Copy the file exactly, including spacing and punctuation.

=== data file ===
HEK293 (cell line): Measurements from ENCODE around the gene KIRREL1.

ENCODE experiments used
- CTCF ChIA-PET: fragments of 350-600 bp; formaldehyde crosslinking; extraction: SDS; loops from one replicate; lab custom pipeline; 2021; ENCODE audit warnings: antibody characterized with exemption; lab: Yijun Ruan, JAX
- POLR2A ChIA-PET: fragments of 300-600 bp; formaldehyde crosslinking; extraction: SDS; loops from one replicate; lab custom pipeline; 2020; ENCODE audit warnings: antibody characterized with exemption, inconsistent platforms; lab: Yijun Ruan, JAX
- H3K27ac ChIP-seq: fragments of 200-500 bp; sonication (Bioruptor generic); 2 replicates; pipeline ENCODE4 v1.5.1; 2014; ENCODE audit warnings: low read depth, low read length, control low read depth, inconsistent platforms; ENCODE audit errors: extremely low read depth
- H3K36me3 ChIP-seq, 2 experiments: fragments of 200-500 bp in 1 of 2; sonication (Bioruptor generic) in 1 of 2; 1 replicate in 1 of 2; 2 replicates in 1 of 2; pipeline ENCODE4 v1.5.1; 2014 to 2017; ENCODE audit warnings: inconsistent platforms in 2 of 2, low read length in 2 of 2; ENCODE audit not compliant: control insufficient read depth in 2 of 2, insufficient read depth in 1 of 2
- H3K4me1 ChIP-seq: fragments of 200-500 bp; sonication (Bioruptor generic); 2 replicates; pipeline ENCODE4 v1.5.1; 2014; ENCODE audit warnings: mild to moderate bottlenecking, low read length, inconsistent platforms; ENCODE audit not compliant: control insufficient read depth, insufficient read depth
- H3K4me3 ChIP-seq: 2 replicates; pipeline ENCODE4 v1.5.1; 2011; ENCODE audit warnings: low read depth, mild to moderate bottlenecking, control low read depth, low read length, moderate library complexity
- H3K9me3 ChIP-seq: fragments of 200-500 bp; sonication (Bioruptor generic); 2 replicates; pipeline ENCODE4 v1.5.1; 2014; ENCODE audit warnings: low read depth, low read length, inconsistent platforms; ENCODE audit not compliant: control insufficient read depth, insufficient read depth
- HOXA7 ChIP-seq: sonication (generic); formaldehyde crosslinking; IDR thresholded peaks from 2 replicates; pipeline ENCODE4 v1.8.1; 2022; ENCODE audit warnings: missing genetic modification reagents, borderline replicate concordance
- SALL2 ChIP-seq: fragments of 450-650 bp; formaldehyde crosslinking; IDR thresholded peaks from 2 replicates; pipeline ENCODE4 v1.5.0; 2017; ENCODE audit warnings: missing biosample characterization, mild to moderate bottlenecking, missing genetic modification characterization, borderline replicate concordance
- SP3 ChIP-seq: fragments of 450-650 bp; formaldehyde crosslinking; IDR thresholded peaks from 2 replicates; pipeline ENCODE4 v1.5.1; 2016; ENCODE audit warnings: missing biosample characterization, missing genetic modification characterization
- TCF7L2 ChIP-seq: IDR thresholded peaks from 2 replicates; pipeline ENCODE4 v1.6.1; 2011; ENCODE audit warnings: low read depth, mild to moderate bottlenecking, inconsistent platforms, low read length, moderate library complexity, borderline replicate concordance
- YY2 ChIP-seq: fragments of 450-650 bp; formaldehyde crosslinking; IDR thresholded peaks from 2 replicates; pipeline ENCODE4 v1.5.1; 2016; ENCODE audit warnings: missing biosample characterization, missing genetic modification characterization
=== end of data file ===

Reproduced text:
HEK293 (cell line): Measurements from ENCODE around the gene KIRREL1.

ENCODE experiments used
- CTCF ChIA-PET: fragments of 350-600 bp; formaldehyde crosslinking; extraction: SDS; loops from one replicate; lab custom pipeline; 2021; ENCODE audit warnings: antibody characterized with exemption; lab: Yijun Ruan, JAX
- POLR2A ChIA-PET: fragments of 300-600 bp; formaldehyde crosslinking; extraction: SDS; loops from one replicate; lab custom pipeline; 2020; ENCODE audit warnings: antibody characterized with exemption, inconsistent platforms; lab: Yijun Ruan, JAX
- H3K27ac ChIP-seq: fragments of 200-500 bp; sonication (Bioruptor generic); 2 replicates; pipeline ENCODE4 v1.5.1; 2014; ENCODE audit warnings: low read depth, low read length, control low read depth, inconsistent platforms; ENCODE audit errors: extremely low read depth
- H3K36me3 ChIP-seq, 2 experiments: fragments of 200-500 bp in 1 of 2; sonication (Bioruptor generic) in 1 of 2; 1 replicate in 1 of 2; 2 replicates in 1 of 2; pipeline ENCODE4 v1.5.1; 2014 to 2017; ENCODE audit warnings: inconsistent platforms in 2 of 2, low read length in 2 of 2; ENCODE audit not compliant: control insufficient read depth in 2 of 2, insufficient read depth in 1 of 2
- H3K4me1 ChIP-seq: fragments of 200-500 bp; sonication (Bioruptor generic); 2 replicates; pipeline ENCODE4 v1.5.1; 2014; ENCODE audit warnings: mild to moderate bottlenecking, low read length, inconsistent platforms; ENCODE audit not compliant: control insufficient read depth, insufficient read depth
- H3K4me3 ChIP-seq: 2 replicates; pipeline ENCODE4 v1.5.1; 2011; ENCODE audit warnings: low read depth, mild to moderate bottlenecking, control low read depth, low read length, moderate library complexity
- H3K9me3 ChIP-seq: fragments of 200-500 bp; sonication (Bioruptor generic); 2 replicates; pipeline ENCODE4 v1.5.1; 2014; ENCODE audit warnings: low read depth, low read length, inconsistent platforms; ENCODE audit not compliant: control insufficient read depth, insufficient read depth
- HOXA7 ChIP-seq: sonication (generic); formaldehyde crosslinking; IDR thresholded peaks from 2 replicates; pipeline ENCODE4 v1.8.1; 2022; ENCODE audit warnings: missing genetic modification reagents, borderline replicate concordance
- SALL2 ChIP-seq: fragments of 450-650 bp; formaldehyde crosslinking; IDR thresholded peaks from 2 replicates; pipeline ENCODE4 v1.5.0; 2017; ENCODE audit warnings: missing biosample characterization, mild to moderate bottlenecking, missing genetic modification characterization, borderline replicate concordance
- SP3 ChIP-seq: fragments of 450-650 bp; formaldehyde crosslinking; IDR thresholded peaks from 2 replicates; pipeline ENCODE4 v1.5.1; 2016; ENCODE audit warnings: missing biosample characterization, missing genetic modification characterization
- TCF7L2 ChIP-seq: IDR thresholded peaks from 2 replicates; pipeline ENCODE4 v1.6.1; 2011; ENCODE audit warnings: low read depth, mild to moderate bottlenecking, inconsistent platforms, low read length, moderate library complexity, borderline replicate concordance
- YY2 ChIP-seq: fragments of 450-650 bp; formaldehyde crosslinking; IDR thresholded peaks from 2 replicates; pipeline ENCODE4 v1.5.1; 2016; ENCODE audit warnings: missing biosample characterization, missing genetic modification characterization